A host of malicious Google Chrome extensions with 75 million installs have been removed

Silhouette of a hand holding a padlock infront of the google chrome logo
(Image credit: Shutterstock / Ink Drop)

Late last week, Google confirmed removing 34 malicious extensions from its Chrome Web Store. The extensions were capable of injecting ads into pages and exfiltrating sensitive data from compromised endpoints. In total, the extensions were downloaded more than 75 million times.

As reported by BleepingComputer, the malware was first spotted by cybersecurity researcher Wladimir Palant who, after analyzing the PDF Toolbox extension, discovered that it included a hidden code.

This allowed a domain called serasearchtop[.]com to inject arbitrary JavaScript code into any website that the user visits. The code would activate 24 hours after the extension was installed - typical malware behavior, the publication said.

Millions of users

Palant quickly discovered more malicious extensions, bringing the number up to 18. At first, he wasn’t able to determine any malicious activity, although the speculation was that the extensions injected ads into websites.

Soon after that, cybersecurity researchers from Avast chimed in, expanding the list to 32 entries in total. Some of the most popular extensions include Autoskip for YouTube which has 9 million active users, Soundboost with 6.9 million, and Crystal Ad block with 6.8 million.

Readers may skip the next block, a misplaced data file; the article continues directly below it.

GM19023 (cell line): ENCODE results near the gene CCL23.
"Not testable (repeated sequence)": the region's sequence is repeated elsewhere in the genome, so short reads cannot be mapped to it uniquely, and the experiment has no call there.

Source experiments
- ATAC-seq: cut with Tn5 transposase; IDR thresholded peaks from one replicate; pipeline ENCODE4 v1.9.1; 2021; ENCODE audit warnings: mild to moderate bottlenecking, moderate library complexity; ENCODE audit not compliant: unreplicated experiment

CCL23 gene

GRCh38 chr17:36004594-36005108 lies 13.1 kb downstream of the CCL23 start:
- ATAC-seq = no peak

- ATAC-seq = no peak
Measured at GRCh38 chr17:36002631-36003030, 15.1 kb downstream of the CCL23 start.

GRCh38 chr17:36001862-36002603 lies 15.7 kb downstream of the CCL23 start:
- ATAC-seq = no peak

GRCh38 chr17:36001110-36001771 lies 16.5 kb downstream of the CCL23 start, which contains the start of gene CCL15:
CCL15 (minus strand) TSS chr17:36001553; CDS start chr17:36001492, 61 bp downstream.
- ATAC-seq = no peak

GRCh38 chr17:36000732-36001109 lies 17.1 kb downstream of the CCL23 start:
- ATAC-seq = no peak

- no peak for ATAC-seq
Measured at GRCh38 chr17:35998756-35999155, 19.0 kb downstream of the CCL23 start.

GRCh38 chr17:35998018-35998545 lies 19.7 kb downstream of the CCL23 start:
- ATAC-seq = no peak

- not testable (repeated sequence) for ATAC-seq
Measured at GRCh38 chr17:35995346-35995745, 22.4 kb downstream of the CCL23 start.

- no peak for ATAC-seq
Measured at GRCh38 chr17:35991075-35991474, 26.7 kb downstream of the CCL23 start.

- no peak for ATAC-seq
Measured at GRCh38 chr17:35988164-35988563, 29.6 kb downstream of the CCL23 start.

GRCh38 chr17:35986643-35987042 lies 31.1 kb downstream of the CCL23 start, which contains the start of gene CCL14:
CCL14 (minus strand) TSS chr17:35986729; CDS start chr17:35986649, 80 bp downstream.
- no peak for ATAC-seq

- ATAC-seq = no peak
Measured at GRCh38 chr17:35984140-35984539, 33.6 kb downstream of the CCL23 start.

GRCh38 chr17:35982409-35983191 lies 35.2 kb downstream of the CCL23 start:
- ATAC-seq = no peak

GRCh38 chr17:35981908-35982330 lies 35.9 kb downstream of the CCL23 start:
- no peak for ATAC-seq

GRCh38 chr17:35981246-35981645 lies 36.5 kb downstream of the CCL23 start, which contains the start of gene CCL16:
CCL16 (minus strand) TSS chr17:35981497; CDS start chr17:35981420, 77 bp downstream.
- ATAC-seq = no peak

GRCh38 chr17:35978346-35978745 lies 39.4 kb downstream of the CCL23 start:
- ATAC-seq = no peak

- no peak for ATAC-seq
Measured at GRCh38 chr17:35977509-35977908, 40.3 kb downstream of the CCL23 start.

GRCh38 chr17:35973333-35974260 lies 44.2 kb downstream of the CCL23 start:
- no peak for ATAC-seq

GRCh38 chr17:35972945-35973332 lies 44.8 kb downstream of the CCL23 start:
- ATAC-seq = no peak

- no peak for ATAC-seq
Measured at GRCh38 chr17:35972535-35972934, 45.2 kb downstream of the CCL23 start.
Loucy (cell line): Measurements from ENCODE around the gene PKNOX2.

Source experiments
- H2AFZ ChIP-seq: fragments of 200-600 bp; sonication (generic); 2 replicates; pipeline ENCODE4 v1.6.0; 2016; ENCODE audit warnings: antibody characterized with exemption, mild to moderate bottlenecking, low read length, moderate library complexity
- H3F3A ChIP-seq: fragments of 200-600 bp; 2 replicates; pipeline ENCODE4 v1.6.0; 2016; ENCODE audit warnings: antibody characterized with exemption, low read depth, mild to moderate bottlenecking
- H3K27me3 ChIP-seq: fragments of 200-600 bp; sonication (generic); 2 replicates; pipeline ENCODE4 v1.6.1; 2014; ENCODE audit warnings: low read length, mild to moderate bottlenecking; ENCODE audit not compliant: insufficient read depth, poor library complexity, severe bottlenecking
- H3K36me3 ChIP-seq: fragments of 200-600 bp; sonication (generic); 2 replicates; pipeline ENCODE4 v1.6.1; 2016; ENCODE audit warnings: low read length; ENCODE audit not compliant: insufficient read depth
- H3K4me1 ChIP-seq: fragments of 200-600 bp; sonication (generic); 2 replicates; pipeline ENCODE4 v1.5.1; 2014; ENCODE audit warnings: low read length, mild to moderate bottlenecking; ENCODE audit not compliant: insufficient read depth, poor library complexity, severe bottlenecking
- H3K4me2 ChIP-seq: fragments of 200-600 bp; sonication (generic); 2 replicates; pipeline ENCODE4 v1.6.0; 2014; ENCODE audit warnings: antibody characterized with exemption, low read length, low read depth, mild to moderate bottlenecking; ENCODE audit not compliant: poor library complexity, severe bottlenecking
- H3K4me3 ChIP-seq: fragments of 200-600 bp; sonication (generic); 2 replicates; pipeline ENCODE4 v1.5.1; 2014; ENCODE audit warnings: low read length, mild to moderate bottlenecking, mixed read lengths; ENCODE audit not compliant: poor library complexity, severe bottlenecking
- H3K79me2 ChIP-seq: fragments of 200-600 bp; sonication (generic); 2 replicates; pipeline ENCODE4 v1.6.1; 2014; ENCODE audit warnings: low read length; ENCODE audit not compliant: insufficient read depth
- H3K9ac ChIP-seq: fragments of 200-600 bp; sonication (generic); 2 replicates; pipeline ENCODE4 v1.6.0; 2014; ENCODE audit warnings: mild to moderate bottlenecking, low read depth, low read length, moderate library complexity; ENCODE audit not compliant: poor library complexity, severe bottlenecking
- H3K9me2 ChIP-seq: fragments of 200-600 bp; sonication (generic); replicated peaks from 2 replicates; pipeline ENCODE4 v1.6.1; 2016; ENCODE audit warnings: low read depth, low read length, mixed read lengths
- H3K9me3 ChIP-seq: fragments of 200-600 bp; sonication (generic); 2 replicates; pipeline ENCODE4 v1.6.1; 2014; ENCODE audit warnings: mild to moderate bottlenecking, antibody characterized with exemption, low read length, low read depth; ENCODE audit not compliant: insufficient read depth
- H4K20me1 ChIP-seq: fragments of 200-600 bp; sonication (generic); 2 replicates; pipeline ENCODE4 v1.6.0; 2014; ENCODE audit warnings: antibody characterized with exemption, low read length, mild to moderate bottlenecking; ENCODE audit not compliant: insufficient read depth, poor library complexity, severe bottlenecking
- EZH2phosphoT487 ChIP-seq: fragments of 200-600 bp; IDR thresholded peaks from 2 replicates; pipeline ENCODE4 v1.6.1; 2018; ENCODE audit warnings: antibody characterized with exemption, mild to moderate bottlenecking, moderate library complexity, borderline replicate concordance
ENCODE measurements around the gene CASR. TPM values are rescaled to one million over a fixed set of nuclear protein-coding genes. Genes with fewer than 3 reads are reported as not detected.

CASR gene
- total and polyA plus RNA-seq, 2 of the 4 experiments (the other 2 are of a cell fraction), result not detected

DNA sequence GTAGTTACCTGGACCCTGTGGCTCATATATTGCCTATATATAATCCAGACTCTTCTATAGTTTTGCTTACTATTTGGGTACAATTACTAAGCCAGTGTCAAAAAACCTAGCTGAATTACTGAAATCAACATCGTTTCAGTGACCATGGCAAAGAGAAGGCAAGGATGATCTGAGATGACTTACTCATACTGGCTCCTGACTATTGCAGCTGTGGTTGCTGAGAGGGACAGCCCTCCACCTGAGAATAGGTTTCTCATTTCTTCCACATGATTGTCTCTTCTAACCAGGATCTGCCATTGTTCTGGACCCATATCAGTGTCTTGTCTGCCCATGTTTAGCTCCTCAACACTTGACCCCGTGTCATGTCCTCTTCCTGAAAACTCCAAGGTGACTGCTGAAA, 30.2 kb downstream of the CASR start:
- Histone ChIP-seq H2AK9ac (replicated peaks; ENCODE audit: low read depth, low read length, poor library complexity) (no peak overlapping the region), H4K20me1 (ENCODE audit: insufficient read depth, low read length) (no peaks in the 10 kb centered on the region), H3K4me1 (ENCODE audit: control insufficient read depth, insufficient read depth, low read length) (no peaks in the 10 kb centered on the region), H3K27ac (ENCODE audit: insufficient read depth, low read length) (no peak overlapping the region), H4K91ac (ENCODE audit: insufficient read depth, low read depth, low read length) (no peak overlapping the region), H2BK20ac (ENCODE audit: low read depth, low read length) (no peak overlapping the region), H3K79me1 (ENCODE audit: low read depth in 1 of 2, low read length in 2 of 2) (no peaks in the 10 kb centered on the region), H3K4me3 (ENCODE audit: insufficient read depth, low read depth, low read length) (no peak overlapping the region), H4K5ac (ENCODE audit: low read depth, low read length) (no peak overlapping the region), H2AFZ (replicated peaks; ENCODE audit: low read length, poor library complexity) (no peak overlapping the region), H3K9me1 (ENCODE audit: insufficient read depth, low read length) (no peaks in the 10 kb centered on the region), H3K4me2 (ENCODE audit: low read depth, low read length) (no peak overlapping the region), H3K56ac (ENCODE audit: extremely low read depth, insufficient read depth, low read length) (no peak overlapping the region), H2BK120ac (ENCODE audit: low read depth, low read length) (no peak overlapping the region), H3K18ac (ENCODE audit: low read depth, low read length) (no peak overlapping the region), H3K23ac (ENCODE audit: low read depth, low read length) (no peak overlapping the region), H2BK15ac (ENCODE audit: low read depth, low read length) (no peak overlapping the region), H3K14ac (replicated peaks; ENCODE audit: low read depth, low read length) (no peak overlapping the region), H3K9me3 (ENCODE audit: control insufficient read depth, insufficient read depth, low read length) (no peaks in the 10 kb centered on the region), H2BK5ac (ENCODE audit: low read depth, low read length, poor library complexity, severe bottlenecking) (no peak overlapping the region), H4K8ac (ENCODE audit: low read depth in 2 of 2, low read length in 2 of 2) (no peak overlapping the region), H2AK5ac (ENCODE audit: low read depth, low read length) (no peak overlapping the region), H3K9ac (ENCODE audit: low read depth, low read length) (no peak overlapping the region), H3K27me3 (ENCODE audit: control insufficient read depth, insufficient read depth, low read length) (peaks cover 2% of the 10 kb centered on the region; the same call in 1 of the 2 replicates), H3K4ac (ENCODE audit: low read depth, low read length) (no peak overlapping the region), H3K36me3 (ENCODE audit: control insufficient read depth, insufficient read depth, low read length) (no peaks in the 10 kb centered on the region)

The full list of the malicious extensions can be found on here. Palant says 34 extensions in total were found to be malicious. User reviews on the Web Store suggest that the extensions were redirecting users to different websites, hijacking search results, and displaying unwanted ads. 

Google has responded to inquiries on the matter, claiming the reported extensions were removed from the store.

“The Chrome Web Store has policies in place to keep users safe that all developers must adhere to," the Google representative told BleepingComputer.

While the extensions have been removed from the store, users are still vulnerable until they remove them from their endpoints manually, so if you have any, make sure to remove them as soon as possible.

Via: BleepingComputer

Sead Fadilpašić

Sead is a seasoned freelance journalist based in Sarajevo, Bosnia and Herzegovina. He writes about IT (cloud, IoT, 5G, VPN) and cybersecurity (ransomware, data breaches, laws and regulations). In his career, spanning more than a decade, he’s written for numerous media outlets, including Al Jazeera Balkans. He’s also held several modules on content writing for Represent Communications.